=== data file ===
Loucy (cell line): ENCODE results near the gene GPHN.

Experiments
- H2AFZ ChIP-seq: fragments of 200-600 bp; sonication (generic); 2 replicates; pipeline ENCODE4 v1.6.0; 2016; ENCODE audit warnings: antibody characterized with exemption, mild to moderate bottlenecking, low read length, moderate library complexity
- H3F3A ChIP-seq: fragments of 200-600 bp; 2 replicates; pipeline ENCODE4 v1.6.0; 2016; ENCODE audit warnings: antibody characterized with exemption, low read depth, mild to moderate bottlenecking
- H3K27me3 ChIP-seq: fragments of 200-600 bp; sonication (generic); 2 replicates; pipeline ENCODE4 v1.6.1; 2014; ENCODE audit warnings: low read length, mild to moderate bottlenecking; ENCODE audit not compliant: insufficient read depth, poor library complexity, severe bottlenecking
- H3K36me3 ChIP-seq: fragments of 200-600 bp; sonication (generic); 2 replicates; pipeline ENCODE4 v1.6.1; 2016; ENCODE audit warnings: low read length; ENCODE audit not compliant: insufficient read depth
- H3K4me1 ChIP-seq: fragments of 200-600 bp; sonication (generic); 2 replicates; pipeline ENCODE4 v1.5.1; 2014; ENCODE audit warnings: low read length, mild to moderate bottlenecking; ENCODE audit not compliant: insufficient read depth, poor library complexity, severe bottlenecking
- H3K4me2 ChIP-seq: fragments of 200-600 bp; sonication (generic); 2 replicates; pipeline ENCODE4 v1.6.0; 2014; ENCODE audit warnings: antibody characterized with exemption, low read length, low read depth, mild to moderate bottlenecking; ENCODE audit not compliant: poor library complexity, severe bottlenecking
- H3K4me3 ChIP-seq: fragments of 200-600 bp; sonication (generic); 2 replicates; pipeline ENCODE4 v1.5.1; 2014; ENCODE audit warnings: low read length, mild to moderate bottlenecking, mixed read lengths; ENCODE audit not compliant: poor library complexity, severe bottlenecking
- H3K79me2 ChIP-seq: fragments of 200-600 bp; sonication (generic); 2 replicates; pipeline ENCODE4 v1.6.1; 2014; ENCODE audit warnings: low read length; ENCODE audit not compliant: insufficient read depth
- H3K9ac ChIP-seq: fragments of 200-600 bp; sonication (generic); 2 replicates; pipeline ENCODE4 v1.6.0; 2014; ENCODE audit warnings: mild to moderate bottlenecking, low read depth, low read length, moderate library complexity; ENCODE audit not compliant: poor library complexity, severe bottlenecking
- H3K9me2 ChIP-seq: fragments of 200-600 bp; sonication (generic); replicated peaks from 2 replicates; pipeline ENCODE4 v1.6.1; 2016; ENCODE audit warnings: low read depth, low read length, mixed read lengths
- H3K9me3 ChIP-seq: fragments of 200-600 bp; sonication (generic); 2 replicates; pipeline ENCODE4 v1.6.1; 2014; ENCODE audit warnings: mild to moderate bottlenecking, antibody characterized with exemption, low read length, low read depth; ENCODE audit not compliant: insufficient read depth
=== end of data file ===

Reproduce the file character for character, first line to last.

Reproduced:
Loucy (cell line): ENCODE results near the gene GPHN.

Experiments
- H2AFZ ChIP-seq: fragments of 200-600 bp; sonication (generic); 2 replicates; pipeline ENCODE4 v1.6.0; 2016; ENCODE audit warnings: antibody characterized with exemption, mild to moderate bottlenecking, low read length, moderate library complexity
- H3F3A ChIP-seq: fragments of 200-600 bp; 2 replicates; pipeline ENCODE4 v1.6.0; 2016; ENCODE audit warnings: antibody characterized with exemption, low read depth, mild to moderate bottlenecking
- H3K27me3 ChIP-seq: fragments of 200-600 bp; sonication (generic); 2 replicates; pipeline ENCODE4 v1.6.1; 2014; ENCODE audit warnings: low read length, mild to moderate bottlenecking; ENCODE audit not compliant: insufficient read depth, poor library complexity, severe bottlenecking
- H3K36me3 ChIP-seq: fragments of 200-600 bp; sonication (generic); 2 replicates; pipeline ENCODE4 v1.6.1; 2016; ENCODE audit warnings: low read length; ENCODE audit not compliant: insufficient read depth
- H3K4me1 ChIP-seq: fragments of 200-600 bp; sonication (generic); 2 replicates; pipeline ENCODE4 v1.5.1; 2014; ENCODE audit warnings: low read length, mild to moderate bottlenecking; ENCODE audit not compliant: insufficient read depth, poor library complexity, severe bottlenecking
- H3K4me2 ChIP-seq: fragments of 200-600 bp; sonication (generic); 2 replicates; pipeline ENCODE4 v1.6.0; 2014; ENCODE audit warnings: antibody characterized with exemption, low read length, low read depth, mild to moderate bottlenecking; ENCODE audit not compliant: poor library complexity, severe bottlenecking
- H3K4me3 ChIP-seq: fragments of 200-600 bp; sonication (generic); 2 replicates; pipeline ENCODE4 v1.5.1; 2014; ENCODE audit warnings: low read length, mild to moderate bottlenecking, mixed read lengths; ENCODE audit not compliant: poor library complexity, severe bottlenecking
- H3K79me2 ChIP-seq: fragments of 200-600 bp; sonication (generic); 2 replicates; pipeline ENCODE4 v1.6.1; 2014; ENCODE audit warnings: low read length; ENCODE audit not compliant: insufficient read depth
- H3K9ac ChIP-seq: fragments of 200-600 bp; sonication (generic); 2 replicates; pipeline ENCODE4 v1.6.0; 2014; ENCODE audit warnings: mild to moderate bottlenecking, low read depth, low read length, moderate library complexity; ENCODE audit not compliant: poor library complexity, severe bottlenecking
- H3K9me2 ChIP-seq: fragments of 200-600 bp; sonication (generic); replicated peaks from 2 replicates; pipeline ENCODE4 v1.6.1; 2016; ENCODE audit warnings: low read depth, low read length, mixed read lengths
- H3K9me3 ChIP-seq: fragments of 200-600 bp; sonication (generic); 2 replicates; pipeline ENCODE4 v1.6.1; 2014; ENCODE audit warnings: mild to moderate bottlenecking, antibody characterized with exemption, low read length, low read depth; ENCODE audit not compliant: insufficient read depth